In a story about local population decline that officials are actually celebrating, the average daily population in the Allegheny County Jail has fallen 7 percent since late 2017, according to a report the county released this week.

Katie Blackley / 90.5 WESA

It’s been one year since Body Euphoria Inclusive Massage Therapy opened in upper Lawrenceville. The business is owned and operated by Eli Shumaker, a massage therapist who says he wanted to create a positive experience for his clients, especially those who identify as LGBT.

Judge Says Parents Can Sue Diocese Over Abuse Reporting

Jan 8, 2020
Virginia Alvino Young / 90.5 WESA

A Pennsylvania judge has ruled that parents of children in the Roman Catholic Church and survivors of sexual abuse by clergy members can move forward with a lawsuit against the Diocese of Pittsburgh alleging that it has not fulfilled its obligations under state law to report child sexual abusers.

Uniontown's New Treasurer Says Racist Officials Won't Seat Her

Jan 8, 2020
Google Maps

The newly elected treasurer of a small city in western Pennsylvania asserted in a lawsuit Wednesday that city officials plotted to block her from taking office because she is black.

Uniontown Treasurer-elect Antoinette Hodge alleged that a city councilman, Martin Gatti, took action to prevent her from being sworn in as scheduled this week and called her a “colored girl” in a discussion with officials at a bonding agency.

Katie Blackley / 90.5 WESA

On today's program: Meet the PSO’s new principal pops conductor; a look back at 2020’s potential biggest business story; why a judge would bar reporters from the courtroom in a capital murder case; a new book explores the business of immortality; and how residents are affected when their neighborhood becomes a hotbed for development.

Keith Srakocic / AP


On today's program: Gov. Tom Wolf discusses the odds of a minimum wage hike in Pennsylvania; a local woman empowers her neighbors in the "forgotten" West End; and advocates are hoping a change in state law could restore thousands of suspended or revoked drivers licenses. 

Philadelphia Names 1st Black Female Police Chief

Dec 31, 2019
Craig Mitchelldyer / AP

The first black woman named to lead Philadelphia’s troubled police department pledged to be a “conduit” between the community and police and to address the racist and sexist tensions dividing the force.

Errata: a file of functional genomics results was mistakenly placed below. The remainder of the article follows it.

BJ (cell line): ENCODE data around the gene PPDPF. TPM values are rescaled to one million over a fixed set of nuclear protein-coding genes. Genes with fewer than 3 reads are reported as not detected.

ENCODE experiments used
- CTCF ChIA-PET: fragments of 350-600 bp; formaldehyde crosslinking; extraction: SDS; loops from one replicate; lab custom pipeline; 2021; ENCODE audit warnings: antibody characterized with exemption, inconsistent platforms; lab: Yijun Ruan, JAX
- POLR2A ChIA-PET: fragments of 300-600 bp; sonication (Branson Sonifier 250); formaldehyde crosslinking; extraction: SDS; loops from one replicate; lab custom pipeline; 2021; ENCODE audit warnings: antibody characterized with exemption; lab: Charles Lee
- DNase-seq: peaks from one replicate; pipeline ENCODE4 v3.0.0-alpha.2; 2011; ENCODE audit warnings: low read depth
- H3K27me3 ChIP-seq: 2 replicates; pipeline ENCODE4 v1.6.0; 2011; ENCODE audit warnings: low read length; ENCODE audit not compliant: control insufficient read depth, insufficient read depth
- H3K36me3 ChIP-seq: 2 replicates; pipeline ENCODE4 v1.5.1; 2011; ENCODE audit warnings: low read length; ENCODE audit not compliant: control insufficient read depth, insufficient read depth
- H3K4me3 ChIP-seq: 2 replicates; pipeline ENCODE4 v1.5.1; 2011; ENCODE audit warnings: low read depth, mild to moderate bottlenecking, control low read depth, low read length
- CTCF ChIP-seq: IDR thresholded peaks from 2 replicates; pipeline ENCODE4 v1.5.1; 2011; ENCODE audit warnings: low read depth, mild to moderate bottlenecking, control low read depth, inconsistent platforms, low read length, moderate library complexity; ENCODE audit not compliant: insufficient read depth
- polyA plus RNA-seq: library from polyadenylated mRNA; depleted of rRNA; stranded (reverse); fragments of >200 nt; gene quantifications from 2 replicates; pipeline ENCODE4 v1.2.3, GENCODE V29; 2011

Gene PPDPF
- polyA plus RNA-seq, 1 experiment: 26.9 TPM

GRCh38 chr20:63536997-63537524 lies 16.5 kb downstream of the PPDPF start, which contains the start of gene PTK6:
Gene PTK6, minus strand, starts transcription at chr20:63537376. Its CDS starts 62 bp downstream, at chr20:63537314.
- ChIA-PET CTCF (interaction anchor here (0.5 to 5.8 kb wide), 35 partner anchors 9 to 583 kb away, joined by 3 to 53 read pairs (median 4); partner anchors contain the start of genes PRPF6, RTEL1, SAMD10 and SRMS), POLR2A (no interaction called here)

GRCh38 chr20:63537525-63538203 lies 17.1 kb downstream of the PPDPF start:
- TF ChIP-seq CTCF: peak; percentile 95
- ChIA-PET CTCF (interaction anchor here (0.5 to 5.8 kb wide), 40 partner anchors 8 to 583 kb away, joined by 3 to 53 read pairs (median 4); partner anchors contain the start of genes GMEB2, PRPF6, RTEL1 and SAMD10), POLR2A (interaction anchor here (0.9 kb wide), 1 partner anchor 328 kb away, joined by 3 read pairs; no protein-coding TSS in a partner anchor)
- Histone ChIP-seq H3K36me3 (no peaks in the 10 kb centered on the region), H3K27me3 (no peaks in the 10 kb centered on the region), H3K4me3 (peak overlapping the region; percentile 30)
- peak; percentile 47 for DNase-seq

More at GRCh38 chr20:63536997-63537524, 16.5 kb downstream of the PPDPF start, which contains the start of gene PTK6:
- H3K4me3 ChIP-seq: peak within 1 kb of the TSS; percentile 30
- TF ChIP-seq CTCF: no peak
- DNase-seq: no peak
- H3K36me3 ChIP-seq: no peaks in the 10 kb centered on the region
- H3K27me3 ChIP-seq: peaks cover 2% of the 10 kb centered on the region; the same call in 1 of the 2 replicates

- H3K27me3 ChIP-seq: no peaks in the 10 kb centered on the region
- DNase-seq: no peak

Democratic Mayor Jim Kenney named Portland Chief Danielle Outlaw to the job on Monday, four months after the last commissioner resigned abruptly in the wake of a sexual harassment lawsuit.

Dave Klug / AP

Lawyers for the suspect in the synagogue shooting that killed 11 people in Pittsburgh have challenged the potential death sentence as unconstitutional.

Pennsylvania Dioceses Offer $84M To 564 Clergy Abuse Victims

Dec 26, 2019
Julio Cortez / AP

Pennsylvania’s Roman Catholic dioceses have paid nearly $84 million to 564 victims of sexual abuse, a tally that’s sure to grow substantially in the new year as compensation fund administrators work through a backlog of claims, according to an Associated Press review.

Amy Sisk / 90.5 WESA

To hold jobs like accountant, nurse or funeral director, Pennsylvanians must first obtain a license. Licensing boards today can automatically deny certification to those with criminal records. But last week the state House voted 193 to 4 to change that policy, in a bill similar to one the Senate passed in November.

Poorest PA Families Struggle Through Holidays As Cash Welfare Stuck At 1990s Levels

Dec 23, 2019
Matt Smith / Keystone Crossroads

Christmas is Carissa Coolbaugh’s favorite holiday.

Huntingdon Passes LGBTQ Anti-Discrimination Law, A First For Rural PA

Dec 23, 2019
Emma Lee / WHYY

It was a 2010 announcement about a Civil War cemetery that galvanized 58-year-old Anthony Bullett to act.

Pennsylvania Takes More Steps To Reduce Prison Population

Dec 19, 2019
Carolyn Kaster / AP

Pennsylvania enacted a new law Wednesday that is designed to limit the stays of lower-risk offenders in prison in its latest effort to reduce the state's prison population and to stop first-time offenders from becoming repeat offenders.

Ed Mahon / PA Post

For the first 15 years that Rodger Ollis worked as a police officer, he walked away from a lot of domestic abuse calls wondering if he had done enough.

Marc Levy / AP

The state House has taken a significant step toward passing a long-awaited package of criminal justice overhauls—moving two of the three bills out of the chamber and to the Senate for concurrence.